A few folks that know me well read my blog post on Composting and asked about my compost bin--because they well remember my constant complaints about composting. For me, it was sort of ridiculous to gather weeds/old dry stalks, etc. from the garden and then tote them to a compost pile, take care of them and then have to tote them back to the garden. I preferred to do my composting "in situ"--meaning, to pull the weeds and lay them on the ground near my plants and let them rot on their own. It refertilized the soil and acted as weed control and moisture conservation......and...it is a fantastic lazy gardener trick. I really still do prefer this method. But---that was when I had goats and chickens.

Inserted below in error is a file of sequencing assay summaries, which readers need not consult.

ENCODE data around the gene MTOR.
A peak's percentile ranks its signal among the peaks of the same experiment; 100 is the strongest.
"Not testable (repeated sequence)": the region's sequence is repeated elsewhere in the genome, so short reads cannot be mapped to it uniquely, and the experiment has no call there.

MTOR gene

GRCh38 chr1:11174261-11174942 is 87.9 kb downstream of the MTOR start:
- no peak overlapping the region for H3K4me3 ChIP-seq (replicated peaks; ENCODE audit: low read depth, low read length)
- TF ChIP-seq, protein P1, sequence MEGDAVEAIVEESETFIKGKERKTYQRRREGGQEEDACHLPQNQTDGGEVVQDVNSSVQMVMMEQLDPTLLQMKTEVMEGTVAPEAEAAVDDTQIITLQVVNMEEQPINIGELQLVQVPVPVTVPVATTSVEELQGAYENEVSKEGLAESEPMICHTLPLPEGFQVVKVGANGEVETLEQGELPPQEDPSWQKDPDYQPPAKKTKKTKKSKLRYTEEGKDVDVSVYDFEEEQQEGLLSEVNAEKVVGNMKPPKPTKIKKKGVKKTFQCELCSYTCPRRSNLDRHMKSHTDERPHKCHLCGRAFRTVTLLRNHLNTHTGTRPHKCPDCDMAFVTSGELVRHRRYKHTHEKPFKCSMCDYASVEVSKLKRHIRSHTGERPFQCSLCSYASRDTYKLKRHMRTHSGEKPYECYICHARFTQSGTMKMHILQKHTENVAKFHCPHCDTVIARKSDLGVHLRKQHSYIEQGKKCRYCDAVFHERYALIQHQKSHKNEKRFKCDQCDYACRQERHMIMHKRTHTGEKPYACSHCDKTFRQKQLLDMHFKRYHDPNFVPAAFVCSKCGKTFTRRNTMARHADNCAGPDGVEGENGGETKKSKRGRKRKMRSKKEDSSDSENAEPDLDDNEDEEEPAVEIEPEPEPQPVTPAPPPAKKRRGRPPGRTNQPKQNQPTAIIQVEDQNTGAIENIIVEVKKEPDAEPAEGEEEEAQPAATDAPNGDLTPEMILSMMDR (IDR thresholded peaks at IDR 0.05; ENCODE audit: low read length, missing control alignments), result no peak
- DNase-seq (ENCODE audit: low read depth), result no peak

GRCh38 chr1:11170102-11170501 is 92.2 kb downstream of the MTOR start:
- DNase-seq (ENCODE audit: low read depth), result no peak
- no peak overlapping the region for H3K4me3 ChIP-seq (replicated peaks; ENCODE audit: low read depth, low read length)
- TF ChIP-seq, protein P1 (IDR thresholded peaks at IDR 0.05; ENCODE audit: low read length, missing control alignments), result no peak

The loss of my homestead animals by way of a neighbor's huskie dog (and one of my chicken obsessed cats) was devastating. The side effects were not good. Primarily, every day, I had food scraps and nowhere to put them. I used to feed them to my animals, then use their poop for the gardens. Without them, I realized what a huge waste most people's garbage is--throwing out organic matter to end up in a landfill--it really bothered me. So until we can rebuild our delapidated barn and get new critters, I decided I could no longer be wasteful. I did try putting some of the scraps in the garden, but it sometimes attracted bugs--or rats unless it was buried---and I am a lazy gardener, remember?, So the compost bin was built by my longtime contractors, Ford and Bill. Over the years, I have promised them weird things to build--like a Maypole, an outhouse....and they are always up for the challenge of an unusual, outdoor project. My 2 year old bins sit near my outhouse--a bit of whimsy. I have come to like it and will probably continue to use it is some capacity even after the return of livestock. So to those of you who were confused by my "conversion"--there is a method to my madness!!